“When providers feel like they have some control over their own schedule, when they have options and flexibility with their shifts, it creates an environment where they’re happier, and they have a greater sense of trust between themselves and their employer,” Stephanie says. “I think flexible scheduling recognizes the many demands on doctors, both at work and at home, and it says, ‘We see you, and we care about making space for balance in your life.’”
Flexibility in Scheduling
Technological advancements like video conferencing, scheduling software and employee apps give organizations more opportunities to be creative with their benefits and workplace culture.
Leaning into software or other methods to create flexible scheduling can help your organization stand out during recruitment. These scheduling options can also boost morale and retention rates. Two examples are:
- Self-scheduling. Instead of assigning employees to time slots, shift managers define the week’s shifts, and employees select them. They also can trade them among co-workers to accommodate any obligations. Leftover shifts can be reassigned or incentivized. The benefits? Less no-shows, plus employees will enjoy having more control over their work-life balance.
- Job sharing. Two employees — job partners — split a full-time job and all the responsibilities. They make the call on how to divide work, along with balancing external events such as vacations or family emergencies. This fosters a positive working relationship and doubles up on strengths and synergy that comes from two people bringing their talents to the same job.
Building Flexibility Into Your Culture
Company culture — and improvement to it — starts at the top. Good leaders can provide extra support to maintain balance and well-being for their employees. In turn, when employees see leaders dedicated to flexibility, they give more back to the company culture.
Dr. John Pederson, children’s program medical director and a pediatric hospitalist at Presbyterian, says leadership at his organization has an all-hands-on-deck approach.
“During the pandemic, we had incredible shortages, especially within our emergency department,” he says. “Our chief operating officer picked up shifts in the emergency room so we could continue to function and serve the community and our patients.”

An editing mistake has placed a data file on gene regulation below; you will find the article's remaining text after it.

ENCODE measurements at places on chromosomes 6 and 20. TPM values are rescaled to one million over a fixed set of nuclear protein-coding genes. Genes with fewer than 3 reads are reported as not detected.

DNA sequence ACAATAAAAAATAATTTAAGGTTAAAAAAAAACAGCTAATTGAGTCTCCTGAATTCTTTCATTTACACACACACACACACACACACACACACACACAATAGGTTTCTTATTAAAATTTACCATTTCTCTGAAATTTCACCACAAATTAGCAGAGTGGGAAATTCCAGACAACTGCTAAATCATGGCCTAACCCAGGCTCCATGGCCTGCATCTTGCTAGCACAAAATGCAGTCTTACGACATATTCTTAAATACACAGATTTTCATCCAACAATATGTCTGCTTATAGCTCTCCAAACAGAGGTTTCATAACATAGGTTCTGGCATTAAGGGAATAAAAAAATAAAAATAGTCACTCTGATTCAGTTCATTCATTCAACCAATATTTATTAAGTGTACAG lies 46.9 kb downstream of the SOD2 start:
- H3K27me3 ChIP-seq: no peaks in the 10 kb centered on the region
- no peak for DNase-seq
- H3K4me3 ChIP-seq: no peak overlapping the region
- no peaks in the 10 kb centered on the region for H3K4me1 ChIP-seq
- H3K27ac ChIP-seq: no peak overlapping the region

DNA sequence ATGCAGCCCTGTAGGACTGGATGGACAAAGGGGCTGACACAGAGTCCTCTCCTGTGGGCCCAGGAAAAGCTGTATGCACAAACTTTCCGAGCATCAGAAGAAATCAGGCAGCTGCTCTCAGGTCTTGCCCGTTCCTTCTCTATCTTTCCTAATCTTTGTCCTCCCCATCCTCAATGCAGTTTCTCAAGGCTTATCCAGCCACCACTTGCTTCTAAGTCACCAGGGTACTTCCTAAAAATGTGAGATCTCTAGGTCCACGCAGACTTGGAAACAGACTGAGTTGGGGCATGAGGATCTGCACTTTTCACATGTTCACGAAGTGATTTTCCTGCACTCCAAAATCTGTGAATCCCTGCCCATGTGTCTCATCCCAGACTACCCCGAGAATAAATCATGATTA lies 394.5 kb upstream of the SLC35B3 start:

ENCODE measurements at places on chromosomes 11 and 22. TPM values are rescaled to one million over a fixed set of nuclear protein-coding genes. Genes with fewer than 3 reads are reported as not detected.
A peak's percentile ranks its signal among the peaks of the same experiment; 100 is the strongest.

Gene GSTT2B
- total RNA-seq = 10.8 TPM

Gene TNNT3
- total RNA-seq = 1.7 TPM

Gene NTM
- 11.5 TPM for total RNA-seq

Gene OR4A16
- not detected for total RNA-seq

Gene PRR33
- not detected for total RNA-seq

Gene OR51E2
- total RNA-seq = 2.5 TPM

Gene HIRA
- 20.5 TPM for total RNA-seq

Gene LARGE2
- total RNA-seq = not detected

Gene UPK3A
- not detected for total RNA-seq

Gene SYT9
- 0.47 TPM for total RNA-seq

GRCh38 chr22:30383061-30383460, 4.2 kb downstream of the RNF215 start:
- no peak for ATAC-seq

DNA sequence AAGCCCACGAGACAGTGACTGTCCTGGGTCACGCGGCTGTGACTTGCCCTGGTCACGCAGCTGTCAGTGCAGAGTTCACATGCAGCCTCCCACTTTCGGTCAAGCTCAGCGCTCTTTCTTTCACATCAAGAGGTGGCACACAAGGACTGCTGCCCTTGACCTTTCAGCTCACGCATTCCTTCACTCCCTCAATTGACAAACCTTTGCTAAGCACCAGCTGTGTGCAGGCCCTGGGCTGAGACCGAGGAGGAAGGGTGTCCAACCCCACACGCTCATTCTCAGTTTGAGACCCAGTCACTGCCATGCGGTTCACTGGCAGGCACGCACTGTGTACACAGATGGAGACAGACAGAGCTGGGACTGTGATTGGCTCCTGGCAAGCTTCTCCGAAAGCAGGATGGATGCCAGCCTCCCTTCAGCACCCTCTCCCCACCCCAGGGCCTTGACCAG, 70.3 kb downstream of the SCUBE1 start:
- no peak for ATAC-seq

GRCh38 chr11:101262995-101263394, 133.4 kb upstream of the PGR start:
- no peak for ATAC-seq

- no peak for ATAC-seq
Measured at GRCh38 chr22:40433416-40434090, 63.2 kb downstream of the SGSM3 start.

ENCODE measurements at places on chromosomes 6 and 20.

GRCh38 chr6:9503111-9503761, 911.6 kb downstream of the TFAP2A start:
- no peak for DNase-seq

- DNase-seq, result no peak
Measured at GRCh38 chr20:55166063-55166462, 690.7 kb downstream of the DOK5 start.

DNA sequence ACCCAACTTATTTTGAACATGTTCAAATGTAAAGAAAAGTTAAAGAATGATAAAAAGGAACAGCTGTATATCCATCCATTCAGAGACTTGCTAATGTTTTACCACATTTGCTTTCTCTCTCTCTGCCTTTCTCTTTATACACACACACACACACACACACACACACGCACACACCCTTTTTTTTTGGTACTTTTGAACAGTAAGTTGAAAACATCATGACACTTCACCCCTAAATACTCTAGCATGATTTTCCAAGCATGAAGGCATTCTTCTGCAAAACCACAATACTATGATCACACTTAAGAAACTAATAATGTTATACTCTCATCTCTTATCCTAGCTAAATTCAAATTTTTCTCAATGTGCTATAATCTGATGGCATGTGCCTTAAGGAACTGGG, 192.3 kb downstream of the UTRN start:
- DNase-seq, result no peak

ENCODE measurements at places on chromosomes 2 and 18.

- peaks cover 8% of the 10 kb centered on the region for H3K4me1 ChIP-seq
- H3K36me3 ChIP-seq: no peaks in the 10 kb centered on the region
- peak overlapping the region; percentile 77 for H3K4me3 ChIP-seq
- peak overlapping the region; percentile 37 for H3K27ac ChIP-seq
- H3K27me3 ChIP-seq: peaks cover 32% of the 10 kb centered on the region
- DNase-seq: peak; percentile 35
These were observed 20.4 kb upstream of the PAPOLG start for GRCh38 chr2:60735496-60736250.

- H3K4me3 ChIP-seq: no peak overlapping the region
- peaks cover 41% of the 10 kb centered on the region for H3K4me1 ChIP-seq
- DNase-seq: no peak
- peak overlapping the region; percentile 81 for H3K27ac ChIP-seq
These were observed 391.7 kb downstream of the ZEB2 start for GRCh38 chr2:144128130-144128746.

Embedding leadership can be a powerful practice in solidarity that can strengthen providers’ commitment to your organization. It also helps leaders empathize with the day-to-day struggles providers face, so you’re better equipped to address them.
2. Empathize With Your Providers
Empathy isn’t just for provider-patient relationships. When leaders understand and share the sentiments of their providers, the work relationships between them grow exponentially. It’s a top-down effect that can lead to better work environments and high-quality patient care.
“An empathetic company culture is a supportive one — and it’s one that recognizes humanness,” Stephanie says. “This goes back to Presbyterian operating in such a way that aligns with their mission. They are providing their caregivers with a stable environment and a built-in support system.”
Developing and supporting an empathetic company culture is key to a successful healthcare organization — and it’s smart healthcare management. By approaching your providers with empathy, you can better understand both them and the needs of the organization and its patients. Here are some ways you can implement more empathy in your organization.
Support the Physician as a Whole
Healthcare is an emotionally intense job. Providers deal with stress, trauma and sometimes death, making it critical to support them emotionally, build them up and hopefully retain them in the long run.
“As part of our benefits, everybody has the ability to take part in free counseling [through our employee assistance program],” Dr. Pederson says. “It’s something that I’ve utilized personally and something that I’ve encouraged so many of the people I work with in the children’s program to also take advantage of.”
Providing benefits such as counseling or wellness days can show you walk the talk when you empathize with providers’ professional hardships, care for them as people outside their job and allow them to return rested and revitalized.
There are also ways to show empathy on a smaller scale and meet your staff’s needs as individuals.